Health Insurance and Households' Precautionary Behaviors - An Unusual Natural Experiment
By reducing risk of large out-of-pocket medical expenses, comprehensive social health insurance may reduce households' motivation to engage in precautionary behaviors such as saving, procurement of private insurance, and spousal labor-force participation. We use the natural experiment provided by the 1995 introduction of National Health Insurance in Taiwan to examine these effects, using pre-existing differences in access to health insurance (tied to the household head's and spouse's joint employment status) to identify the effects of increasing insurance coverage. We find that comprehensive health insurance has a statistically significant and large effect on household savings and purchase of private accident insurance, but no significant effect on spousal employment.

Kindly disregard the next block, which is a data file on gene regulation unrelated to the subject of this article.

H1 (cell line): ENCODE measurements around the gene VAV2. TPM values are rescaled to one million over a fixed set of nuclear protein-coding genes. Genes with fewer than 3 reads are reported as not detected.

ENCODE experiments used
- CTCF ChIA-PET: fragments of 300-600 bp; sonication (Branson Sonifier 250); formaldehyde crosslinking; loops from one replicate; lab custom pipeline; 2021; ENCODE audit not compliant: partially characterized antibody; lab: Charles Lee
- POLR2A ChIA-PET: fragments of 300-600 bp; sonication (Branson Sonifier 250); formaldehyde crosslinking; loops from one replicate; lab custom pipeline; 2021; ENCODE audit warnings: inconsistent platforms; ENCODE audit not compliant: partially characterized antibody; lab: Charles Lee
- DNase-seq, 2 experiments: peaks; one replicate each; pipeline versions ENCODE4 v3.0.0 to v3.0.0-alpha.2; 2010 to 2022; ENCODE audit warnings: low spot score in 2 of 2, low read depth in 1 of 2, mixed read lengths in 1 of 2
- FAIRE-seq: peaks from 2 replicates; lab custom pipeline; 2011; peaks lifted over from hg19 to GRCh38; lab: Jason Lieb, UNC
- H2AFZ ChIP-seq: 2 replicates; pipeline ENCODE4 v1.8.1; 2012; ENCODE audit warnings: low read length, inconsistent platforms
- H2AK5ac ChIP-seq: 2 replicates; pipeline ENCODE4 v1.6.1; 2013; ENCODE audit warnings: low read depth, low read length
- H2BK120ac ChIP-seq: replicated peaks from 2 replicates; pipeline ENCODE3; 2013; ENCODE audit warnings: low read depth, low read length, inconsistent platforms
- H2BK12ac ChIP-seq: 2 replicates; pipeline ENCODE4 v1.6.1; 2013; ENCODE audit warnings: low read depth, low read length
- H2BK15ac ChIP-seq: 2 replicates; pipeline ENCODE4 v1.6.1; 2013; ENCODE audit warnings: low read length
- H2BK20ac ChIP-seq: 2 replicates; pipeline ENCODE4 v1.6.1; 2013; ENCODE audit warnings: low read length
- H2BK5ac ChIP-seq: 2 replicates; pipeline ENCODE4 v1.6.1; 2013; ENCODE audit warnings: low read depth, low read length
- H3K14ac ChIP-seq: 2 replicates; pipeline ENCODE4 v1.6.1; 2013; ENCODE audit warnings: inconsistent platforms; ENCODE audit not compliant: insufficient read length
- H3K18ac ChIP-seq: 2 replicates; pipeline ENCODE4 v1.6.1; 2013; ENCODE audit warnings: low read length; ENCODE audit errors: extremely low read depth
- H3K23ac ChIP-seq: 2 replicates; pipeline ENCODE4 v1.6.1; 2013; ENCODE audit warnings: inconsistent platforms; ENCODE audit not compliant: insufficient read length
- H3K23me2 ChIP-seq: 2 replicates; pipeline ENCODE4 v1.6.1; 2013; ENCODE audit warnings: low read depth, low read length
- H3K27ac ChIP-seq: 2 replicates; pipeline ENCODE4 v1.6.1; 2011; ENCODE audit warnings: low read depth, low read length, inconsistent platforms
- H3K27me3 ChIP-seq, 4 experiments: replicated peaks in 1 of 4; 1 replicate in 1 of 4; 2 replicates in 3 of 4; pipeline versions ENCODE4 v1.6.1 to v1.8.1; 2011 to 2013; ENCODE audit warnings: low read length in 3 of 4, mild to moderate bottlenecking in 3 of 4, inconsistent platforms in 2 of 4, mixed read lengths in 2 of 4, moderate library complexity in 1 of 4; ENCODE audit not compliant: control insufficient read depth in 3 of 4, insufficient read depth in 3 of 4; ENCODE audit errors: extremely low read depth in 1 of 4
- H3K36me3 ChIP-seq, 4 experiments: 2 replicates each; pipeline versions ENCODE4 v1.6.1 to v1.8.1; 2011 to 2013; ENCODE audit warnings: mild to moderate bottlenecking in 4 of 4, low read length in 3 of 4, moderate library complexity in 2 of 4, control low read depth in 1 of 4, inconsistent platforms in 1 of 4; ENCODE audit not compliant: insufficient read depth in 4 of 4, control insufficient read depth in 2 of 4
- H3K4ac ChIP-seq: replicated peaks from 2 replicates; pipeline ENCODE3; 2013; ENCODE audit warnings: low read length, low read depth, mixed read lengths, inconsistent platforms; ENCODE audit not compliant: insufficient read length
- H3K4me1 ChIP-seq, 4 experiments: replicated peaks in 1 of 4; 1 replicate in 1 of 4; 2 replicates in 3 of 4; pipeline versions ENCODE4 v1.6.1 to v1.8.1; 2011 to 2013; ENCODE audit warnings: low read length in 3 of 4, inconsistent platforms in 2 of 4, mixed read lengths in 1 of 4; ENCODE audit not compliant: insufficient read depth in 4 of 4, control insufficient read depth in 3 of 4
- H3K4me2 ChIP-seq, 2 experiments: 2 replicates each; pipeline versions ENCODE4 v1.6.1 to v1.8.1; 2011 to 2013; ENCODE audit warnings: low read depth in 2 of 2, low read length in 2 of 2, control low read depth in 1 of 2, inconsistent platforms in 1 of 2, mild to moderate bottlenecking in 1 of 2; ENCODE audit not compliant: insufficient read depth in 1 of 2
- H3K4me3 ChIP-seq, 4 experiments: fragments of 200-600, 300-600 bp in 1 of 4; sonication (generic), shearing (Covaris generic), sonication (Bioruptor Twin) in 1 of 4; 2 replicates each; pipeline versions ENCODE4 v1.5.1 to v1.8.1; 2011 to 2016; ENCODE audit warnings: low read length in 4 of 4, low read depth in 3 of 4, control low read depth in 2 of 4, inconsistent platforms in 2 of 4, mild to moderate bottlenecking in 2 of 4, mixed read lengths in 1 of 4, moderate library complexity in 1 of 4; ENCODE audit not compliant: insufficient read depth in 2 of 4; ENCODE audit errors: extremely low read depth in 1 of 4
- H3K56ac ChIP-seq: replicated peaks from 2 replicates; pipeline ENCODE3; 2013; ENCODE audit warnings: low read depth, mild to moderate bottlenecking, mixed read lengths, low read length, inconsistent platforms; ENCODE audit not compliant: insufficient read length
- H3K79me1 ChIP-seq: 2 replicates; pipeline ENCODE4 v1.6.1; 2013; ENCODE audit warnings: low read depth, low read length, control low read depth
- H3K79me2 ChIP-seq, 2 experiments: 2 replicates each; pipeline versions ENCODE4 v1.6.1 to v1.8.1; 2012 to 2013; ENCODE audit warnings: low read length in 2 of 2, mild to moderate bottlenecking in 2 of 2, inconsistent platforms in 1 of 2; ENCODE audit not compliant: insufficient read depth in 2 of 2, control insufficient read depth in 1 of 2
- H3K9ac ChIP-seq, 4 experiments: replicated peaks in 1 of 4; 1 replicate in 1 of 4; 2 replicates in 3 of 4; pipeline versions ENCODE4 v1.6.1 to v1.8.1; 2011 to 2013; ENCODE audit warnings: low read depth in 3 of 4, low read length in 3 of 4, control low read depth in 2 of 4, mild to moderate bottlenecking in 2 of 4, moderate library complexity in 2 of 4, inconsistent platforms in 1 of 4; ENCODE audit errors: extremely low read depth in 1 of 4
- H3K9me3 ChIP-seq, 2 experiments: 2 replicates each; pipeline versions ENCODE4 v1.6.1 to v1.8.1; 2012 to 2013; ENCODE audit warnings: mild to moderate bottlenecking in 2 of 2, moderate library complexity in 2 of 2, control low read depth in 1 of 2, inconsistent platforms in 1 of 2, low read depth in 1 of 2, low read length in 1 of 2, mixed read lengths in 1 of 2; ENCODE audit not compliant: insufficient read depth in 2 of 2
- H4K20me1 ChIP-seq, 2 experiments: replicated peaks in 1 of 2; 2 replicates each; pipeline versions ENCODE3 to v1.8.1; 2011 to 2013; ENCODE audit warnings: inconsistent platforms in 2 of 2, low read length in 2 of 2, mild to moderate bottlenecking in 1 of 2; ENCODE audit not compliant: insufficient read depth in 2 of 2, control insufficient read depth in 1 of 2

Chou, Shin-Yi, Jin-Tan Liu and James K. Hammitt. "National Health Insurance And Precautionary Saving: Evidence From Taiwan," Journal of Public Economics, 2003, v87(9-10,Sep), 1873-1894.